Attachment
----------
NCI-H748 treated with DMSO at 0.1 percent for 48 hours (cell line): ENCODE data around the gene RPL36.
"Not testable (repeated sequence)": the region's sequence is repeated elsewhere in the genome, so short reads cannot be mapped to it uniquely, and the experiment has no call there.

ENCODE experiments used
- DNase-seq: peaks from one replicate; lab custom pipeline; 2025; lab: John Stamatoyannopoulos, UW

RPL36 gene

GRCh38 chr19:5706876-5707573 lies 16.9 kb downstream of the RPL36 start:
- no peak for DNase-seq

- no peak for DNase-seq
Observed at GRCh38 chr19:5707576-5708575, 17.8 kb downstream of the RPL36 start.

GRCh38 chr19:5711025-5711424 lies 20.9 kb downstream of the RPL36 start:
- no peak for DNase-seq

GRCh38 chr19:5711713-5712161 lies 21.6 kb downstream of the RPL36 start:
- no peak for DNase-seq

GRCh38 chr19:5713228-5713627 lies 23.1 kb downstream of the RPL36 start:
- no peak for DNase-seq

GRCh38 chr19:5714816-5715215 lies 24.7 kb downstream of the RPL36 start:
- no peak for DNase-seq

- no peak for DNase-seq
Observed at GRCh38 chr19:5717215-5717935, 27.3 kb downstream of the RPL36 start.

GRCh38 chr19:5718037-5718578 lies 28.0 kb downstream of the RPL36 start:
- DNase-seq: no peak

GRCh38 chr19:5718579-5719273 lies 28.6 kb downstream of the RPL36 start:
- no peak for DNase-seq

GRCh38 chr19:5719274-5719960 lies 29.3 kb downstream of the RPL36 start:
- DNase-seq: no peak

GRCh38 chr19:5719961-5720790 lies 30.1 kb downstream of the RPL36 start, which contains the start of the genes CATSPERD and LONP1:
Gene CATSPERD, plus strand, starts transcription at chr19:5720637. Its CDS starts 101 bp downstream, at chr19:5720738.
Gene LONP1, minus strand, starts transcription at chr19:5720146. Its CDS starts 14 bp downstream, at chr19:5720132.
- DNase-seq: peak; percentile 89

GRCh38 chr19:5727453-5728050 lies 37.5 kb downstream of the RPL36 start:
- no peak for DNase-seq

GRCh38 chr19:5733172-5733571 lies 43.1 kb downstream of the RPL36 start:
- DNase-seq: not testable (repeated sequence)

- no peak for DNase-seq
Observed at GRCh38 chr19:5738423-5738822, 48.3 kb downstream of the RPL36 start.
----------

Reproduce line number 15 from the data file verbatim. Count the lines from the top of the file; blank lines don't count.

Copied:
- no peak for DNase-seq